Picturing the invisible: The Fukushima disaster 10 years on

Science says it’s essential to make time to do nothing. Here’s why

Most weeks, I spend my days working from home — thinking, writing, and trying to remember to unmute my Zoom mic before I start talking. By the end of the day, when I finally close my laptop, my brain is fried. Most nights I’m so zonked it’s all I can do to open Instagram and scroll through my feed until time becomes a blur, wanting to stop but unable to tear myself away from the comforting narcotic glow of novelty and stimulation.

Watching a show on Netflix, then, isn’t downtime because it requires focused attention. If anything, it’s closer to work than it is to downtime. Same goes for social media apps.

When I finally snap out of it, I usually have to play a Conan clip on YouTube just to entertain myself long enough to get up and brush my teeth. I collapse into bed and binge-watch some Netflix, then put on a podcast to lull myself to sleep.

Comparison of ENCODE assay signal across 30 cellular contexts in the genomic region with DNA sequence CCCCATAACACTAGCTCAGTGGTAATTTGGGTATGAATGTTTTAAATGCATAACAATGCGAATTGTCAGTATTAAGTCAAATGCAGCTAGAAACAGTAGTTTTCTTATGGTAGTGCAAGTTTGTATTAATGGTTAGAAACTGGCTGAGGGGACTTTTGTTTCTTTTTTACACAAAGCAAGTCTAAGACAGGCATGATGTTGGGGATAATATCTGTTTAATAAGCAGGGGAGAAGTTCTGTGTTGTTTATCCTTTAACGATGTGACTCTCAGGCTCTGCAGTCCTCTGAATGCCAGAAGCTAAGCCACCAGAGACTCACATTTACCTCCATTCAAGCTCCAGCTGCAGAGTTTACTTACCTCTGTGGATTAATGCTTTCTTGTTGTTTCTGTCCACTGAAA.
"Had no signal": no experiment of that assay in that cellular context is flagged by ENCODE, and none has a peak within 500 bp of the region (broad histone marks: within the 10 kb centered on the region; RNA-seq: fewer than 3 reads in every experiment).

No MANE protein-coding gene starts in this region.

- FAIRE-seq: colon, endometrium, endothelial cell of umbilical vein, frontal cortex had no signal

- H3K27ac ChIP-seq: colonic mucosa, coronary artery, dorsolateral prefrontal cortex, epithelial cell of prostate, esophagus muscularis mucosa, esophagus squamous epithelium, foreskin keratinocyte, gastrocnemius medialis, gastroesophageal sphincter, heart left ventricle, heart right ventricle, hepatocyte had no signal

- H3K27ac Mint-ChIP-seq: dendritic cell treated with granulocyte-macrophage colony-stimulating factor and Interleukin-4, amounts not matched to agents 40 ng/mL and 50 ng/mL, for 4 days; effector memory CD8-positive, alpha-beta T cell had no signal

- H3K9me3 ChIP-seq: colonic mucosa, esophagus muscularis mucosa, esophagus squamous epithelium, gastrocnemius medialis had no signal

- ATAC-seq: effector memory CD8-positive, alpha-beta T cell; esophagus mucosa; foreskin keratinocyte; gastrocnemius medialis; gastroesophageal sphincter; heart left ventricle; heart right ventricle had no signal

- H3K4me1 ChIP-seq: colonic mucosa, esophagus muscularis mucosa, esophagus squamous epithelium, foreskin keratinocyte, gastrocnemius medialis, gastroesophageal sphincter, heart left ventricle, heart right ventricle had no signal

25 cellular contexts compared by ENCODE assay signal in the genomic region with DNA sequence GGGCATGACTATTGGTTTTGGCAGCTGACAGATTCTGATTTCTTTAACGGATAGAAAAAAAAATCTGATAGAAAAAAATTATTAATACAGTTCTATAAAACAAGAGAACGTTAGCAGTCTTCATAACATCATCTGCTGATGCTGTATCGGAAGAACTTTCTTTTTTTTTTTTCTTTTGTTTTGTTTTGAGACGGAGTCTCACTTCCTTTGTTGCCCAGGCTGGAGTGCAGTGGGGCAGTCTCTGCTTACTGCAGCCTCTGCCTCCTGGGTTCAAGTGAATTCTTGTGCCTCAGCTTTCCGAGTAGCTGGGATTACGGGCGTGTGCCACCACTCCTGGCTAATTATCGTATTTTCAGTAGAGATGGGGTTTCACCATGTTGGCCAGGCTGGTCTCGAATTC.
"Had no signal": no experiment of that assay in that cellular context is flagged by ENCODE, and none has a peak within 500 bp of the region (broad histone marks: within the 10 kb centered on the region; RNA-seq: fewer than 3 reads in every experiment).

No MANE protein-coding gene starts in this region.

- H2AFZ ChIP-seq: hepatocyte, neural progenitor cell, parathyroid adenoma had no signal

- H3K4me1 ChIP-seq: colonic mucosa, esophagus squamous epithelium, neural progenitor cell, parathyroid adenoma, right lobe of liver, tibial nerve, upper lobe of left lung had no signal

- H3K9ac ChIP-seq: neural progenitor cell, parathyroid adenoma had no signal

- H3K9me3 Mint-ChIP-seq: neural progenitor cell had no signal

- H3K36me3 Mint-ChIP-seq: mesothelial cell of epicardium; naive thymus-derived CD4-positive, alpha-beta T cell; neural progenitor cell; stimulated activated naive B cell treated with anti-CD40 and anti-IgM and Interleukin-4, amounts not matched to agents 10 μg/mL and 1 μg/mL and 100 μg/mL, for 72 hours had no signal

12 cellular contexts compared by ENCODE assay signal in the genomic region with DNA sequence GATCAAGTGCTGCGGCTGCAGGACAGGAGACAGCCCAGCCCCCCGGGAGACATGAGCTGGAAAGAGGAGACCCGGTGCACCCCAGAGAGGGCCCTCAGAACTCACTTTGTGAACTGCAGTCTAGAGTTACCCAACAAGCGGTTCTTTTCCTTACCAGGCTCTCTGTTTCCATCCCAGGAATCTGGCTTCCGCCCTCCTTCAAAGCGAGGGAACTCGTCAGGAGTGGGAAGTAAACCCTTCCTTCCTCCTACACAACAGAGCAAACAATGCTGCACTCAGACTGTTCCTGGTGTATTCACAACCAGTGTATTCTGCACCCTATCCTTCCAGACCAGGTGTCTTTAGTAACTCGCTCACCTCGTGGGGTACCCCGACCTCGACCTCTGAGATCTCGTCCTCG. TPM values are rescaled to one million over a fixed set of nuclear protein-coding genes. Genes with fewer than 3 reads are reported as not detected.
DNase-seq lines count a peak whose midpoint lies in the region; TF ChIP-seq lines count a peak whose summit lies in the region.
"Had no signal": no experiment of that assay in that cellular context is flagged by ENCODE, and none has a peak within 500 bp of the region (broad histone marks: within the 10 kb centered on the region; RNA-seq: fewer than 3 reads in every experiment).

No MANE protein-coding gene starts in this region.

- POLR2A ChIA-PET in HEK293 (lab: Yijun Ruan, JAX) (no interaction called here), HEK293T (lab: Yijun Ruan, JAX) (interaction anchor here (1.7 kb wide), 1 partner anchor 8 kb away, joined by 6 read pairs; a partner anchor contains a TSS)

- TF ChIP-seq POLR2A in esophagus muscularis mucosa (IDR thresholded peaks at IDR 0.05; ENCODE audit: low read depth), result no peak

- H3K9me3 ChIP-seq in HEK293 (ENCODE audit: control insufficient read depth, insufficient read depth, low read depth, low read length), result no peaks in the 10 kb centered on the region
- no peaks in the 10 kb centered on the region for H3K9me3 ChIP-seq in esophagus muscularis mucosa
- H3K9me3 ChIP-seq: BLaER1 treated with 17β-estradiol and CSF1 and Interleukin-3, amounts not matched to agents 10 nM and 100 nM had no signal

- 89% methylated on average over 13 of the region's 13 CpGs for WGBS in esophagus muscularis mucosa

It’s a stressful, Sisyphean cycle, but at least I’m making space each night to give myself the downtime I need…READ ON

Picturing the invisible: The Fukushima disaster 10 years on

It’s hard to believe that the Tohoku earthquake and subsequent devastating tsunami in northeast Japan happened over 10 years ago. But a new exhibition at the Royal Geographical Society has brought together six celebrated photographers to examine the lasting legacy of the earthquake, tsunami and subsequent nuclear disaster at the Fukushima Daiichi Nuclear Power Plant.

Thermal image of residents from Fukushima Nuclear disaster
A man carrying a camera is photographed in the exclusion zone using a thermal imaging camera. Photo by Giles Price

This exhibit captures how, over ten years after the events of 2011, large areas of land remain uninhabitable. It also explores how efforts to decontaminate the region continue. The exclusion zone is slowly shrinking and as evacuation orders are lifted, residents are being incentivised to return home. So far, few people have chosen to do so. One village found that only a third of its residents chose to return, and more than 70 per cent of those people were over the age of 65…READ ON

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